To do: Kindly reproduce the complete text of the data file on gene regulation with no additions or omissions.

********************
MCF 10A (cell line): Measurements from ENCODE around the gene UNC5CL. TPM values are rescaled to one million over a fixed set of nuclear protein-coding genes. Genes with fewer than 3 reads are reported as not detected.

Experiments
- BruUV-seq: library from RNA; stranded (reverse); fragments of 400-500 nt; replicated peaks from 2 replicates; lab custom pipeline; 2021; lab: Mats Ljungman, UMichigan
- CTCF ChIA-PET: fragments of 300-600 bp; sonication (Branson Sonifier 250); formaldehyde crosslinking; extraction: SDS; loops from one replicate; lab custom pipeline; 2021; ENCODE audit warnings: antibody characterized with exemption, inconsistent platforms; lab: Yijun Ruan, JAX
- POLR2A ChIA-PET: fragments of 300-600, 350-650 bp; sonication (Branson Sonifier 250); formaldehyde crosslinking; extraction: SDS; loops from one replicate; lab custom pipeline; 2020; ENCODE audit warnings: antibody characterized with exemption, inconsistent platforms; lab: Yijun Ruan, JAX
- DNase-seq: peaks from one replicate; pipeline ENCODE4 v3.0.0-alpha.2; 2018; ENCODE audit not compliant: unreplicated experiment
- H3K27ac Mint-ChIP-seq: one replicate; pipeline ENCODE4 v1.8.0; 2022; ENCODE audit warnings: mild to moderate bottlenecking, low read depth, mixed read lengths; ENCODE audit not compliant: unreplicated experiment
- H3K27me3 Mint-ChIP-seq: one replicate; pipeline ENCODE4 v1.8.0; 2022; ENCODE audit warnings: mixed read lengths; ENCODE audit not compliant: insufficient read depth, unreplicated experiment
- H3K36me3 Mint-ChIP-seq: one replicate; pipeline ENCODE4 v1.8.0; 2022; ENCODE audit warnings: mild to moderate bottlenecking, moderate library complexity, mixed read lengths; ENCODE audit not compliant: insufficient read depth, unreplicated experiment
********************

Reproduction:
MCF 10A (cell line): Measurements from ENCODE around the gene UNC5CL. TPM values are rescaled to one million over a fixed set of nuclear protein-coding genes. Genes with fewer than 3 reads are reported as not detected.

Experiments
- BruUV-seq: library from RNA; stranded (reverse); fragments of 400-500 nt; replicated peaks from 2 replicates; lab custom pipeline; 2021; lab: Mats Ljungman, UMichigan
- CTCF ChIA-PET: fragments of 300-600 bp; sonication (Branson Sonifier 250); formaldehyde crosslinking; extraction: SDS; loops from one replicate; lab custom pipeline; 2021; ENCODE audit warnings: antibody characterized with exemption, inconsistent platforms; lab: Yijun Ruan, JAX
- POLR2A ChIA-PET: fragments of 300-600, 350-650 bp; sonication (Branson Sonifier 250); formaldehyde crosslinking; extraction: SDS; loops from one replicate; lab custom pipeline; 2020; ENCODE audit warnings: antibody characterized with exemption, inconsistent platforms; lab: Yijun Ruan, JAX
- DNase-seq: peaks from one replicate; pipeline ENCODE4 v3.0.0-alpha.2; 2018; ENCODE audit not compliant: unreplicated experiment
- H3K27ac Mint-ChIP-seq: one replicate; pipeline ENCODE4 v1.8.0; 2022; ENCODE audit warnings: mild to moderate bottlenecking, low read depth, mixed read lengths; ENCODE audit not compliant: unreplicated experiment
- H3K27me3 Mint-ChIP-seq: one replicate; pipeline ENCODE4 v1.8.0; 2022; ENCODE audit warnings: mixed read lengths; ENCODE audit not compliant: insufficient read depth, unreplicated experiment
- H3K36me3 Mint-ChIP-seq: one replicate; pipeline ENCODE4 v1.8.0; 2022; ENCODE audit warnings: mild to moderate bottlenecking, moderate library complexity, mixed read lengths; ENCODE audit not compliant: insufficient read depth, unreplicated experiment